One thing that having reverend in front of my name gives me the authority to assert: Funerals aren’t designed to be sucky.
No one gets up in the morning and says, “Today I’m going to perform a terrible funeral.” We don’t stand barefoot in our burning-bush jammies while our coffee makers bubble thinking of the best ways to alienate half of the sad people while boring the other half. There aren’t interfaith clergy conferences on How to Make the Final Goodbye a Bummer.
In fact the opposite is true. Everyone I know who has the honor and responsibility to lead a funeral or memorial service spends considerable time, some of it sleepless, discerning what to say and how to say it. Music, scripture and poetry are considered. The perspectives of generations are consulted. Palms sweat. Deodorant claims are tested.
And we still fall short. I have a professional reputation built on not falling short too often on funerals, but it happens. I mispronounce a Czech maiden name. I don’t talk enough about his work for farming families. I ramble on about her pony-button obsession. My voice is hoarse. I wore or forgot to wear purple. A distracting curl falls on my forehead. A 5-year-old has the hiccups in the middle pew.
In other words, someone goes home ticked off. But only rarely is it my fault.
I accept my responsibility as a religious professional at a funeral. But no matter how snazzy my elocution, how respectful and true-to-life my eulogy, how reassuring my theology — we’re at a funeral and we’re going to have to talk about death. At the end of the service, one of us is still dead — and that’s where it gets touchy. Funerals would be so much more popular if people like me would stop insisting on talking about death. I mean, really — the nerve.
Doctors, who sleep in spleen- and aorta-dotted jammies, by the way, get to talk about death as a scientific concept: cease to breathe, body turns to off position, no longer a patient. They can be perceived as cold for this, but they’re talking about a clinical concept. Lucky dogs.
Funeral directors, who must sleep sitting up and half-dressed in case you get a call at 3 a.m., usually talk about death after it’s happened, with people who are dealing with their kooky family and the fallout. Death is the fact at hand, the reality of which must be dealt with immediately — which may explain why so many people have discomforted feelings regarding the profession. Funeral directors confront what most avoid — the deadness of the dead, and they handle it for us. And yet still no National Kiss a Funeral Director Day. It’s a crime.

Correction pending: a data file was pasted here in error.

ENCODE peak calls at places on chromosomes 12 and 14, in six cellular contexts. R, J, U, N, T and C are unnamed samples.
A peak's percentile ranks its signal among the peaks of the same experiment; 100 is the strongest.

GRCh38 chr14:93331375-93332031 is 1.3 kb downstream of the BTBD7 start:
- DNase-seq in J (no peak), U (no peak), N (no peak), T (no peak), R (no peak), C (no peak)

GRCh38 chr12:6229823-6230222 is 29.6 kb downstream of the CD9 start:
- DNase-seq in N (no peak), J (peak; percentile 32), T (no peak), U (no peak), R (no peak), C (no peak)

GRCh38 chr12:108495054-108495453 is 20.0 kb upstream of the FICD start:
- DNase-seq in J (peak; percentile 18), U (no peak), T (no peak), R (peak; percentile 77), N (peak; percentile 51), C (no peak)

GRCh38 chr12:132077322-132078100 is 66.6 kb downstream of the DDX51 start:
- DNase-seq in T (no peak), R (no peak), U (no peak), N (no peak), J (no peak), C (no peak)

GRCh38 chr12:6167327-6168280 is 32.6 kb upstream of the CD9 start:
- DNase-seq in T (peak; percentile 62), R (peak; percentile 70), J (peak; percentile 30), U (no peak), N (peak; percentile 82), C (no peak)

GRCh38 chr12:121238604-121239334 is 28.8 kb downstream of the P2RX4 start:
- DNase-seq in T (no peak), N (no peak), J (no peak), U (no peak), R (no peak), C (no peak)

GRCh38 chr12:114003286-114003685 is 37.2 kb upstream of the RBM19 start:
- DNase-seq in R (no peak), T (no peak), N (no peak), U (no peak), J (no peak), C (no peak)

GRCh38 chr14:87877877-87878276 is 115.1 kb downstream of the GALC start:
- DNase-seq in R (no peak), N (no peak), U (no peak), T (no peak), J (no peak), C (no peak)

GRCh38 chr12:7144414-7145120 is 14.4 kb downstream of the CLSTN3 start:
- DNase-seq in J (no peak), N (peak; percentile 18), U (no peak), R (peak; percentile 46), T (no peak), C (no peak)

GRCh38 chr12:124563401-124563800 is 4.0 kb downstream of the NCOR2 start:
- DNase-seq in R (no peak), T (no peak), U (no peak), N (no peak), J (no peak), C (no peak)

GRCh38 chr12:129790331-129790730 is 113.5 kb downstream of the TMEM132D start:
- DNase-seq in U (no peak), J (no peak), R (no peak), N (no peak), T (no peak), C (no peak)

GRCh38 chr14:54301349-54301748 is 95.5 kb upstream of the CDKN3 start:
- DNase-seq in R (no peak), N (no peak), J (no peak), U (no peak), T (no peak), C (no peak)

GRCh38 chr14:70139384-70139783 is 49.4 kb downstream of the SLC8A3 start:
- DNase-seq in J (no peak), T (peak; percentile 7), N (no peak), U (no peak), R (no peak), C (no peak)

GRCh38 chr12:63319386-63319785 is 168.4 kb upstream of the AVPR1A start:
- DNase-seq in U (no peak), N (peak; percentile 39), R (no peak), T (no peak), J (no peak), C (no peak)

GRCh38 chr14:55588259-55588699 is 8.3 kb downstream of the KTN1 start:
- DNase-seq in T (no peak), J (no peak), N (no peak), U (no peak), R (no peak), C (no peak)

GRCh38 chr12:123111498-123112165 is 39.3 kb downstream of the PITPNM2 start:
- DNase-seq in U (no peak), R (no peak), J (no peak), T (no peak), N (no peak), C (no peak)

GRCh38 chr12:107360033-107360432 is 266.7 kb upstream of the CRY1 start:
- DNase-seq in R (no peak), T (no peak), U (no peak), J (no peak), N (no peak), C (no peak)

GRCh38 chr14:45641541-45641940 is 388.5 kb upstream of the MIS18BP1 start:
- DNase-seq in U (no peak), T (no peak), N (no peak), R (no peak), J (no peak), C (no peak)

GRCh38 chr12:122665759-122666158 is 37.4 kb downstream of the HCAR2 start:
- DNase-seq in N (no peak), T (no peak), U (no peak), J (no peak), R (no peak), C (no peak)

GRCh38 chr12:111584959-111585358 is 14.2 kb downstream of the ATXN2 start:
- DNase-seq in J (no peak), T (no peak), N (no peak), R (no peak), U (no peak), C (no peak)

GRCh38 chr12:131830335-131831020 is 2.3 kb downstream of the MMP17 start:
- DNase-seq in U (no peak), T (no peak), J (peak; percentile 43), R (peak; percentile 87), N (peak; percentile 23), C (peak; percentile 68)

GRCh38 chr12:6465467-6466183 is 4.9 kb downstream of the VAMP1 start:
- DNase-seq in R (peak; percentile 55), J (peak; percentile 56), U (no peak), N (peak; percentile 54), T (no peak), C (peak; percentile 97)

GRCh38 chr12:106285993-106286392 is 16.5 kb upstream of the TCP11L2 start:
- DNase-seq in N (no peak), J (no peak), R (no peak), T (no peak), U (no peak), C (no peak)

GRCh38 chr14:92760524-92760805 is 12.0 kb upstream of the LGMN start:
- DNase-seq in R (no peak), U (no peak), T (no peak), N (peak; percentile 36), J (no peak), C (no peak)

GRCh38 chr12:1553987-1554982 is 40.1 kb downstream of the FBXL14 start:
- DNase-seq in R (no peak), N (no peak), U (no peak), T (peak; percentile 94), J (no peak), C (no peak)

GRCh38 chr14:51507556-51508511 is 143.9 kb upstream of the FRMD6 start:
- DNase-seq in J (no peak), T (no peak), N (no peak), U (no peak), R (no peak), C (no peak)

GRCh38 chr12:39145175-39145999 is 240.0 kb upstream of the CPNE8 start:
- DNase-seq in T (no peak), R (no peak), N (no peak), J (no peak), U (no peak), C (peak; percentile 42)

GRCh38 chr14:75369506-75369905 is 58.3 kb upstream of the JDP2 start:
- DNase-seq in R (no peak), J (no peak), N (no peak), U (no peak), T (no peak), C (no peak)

But my ministerial role is an interpretation of death. I don’t diagnose. I don’t embalm or cremate. I deal with emotions, ideas, the eternal and ephemeral. It’s a wonder I sleep at all. At a funeral I’m called to answer some essential questions: Who was this person to us? Who are we now that they are gone? Where is the meaning in the face of their death?
Interpretation is personal, subjective, emotional and dangerous. The danger is why you call the Reverend Me instead of your Uncle Elrod. We all have answers. But I’m the one who’s willing to broach them in the face of loss and existential crisis, which is pretty much the worst job in the room. I can’t tell you how many doctors and funeral directors have told me, “I couldn’t do your job.” Not a comfort.
When a funeral or memorial service goes wrong in someone’s eyes it’s often because an interpretation was put forth that didn’t ring true for someone else. The offense can be taken as disrespect for religion, diversity, personality or culture. The minister did or didn’t let the outsider family member speak. The truth was or wasn’t skirted around. We’re called everything from pompous to lazy, tree-hugging to hatemongering.
I am a repeat offender in that I will talk about death every time. My defense? The person in the casket made me do it. What I need from those in attendance is to remember that you aren’t there to hear from me.
A funeral is a multipurpose community gathering, not a show. If you’re agonizing over that curl slipping into my eye you’re missing the point. No one owes you anything at a funeral. You are there to pay, not cash in. You are there to say goodbye in a human, public act of goodwill toward your companion on the journey who now is gone. You are in the family of those who mourn, even if you’re only tangentially connected, so that the closest person who is shaken to their core by this loss doesn’t feel alone. You are there to take the hiccupping kid outside for his crying parents. You are there because someone needed you to make your patented pimento cheese recipe. You are there as an act of honesty to yourself — this person mattered to me and I will take an hour out of my life to mark their passing even though I will know no one at the service. You are there because your rock in this world has gone and where else would you be but beside them?
If the person in my role doesn’t nail the service, you’re there to do your part — say the right thing, bring meaning to the family, interpret the loss when things seem meaningless, and keep Uncle Elrod from telling the strip-club story. You are a participant, a guide, a friend and possibly even a guru at every funeral you attend.
That is the role of those who mourn and those who love. You’ll find that when you serve your role you may require a stronger antiperspirant. You’ll also discover that the person in my role becomes virtually incapable of ruining the funeral. S
Alane Miles is an ordained minister, freelance teacher, writer, and grief and bereavement counselor.
Opinions expressed on the Back Page are those of the writer and not necessarily those of Style Weekly.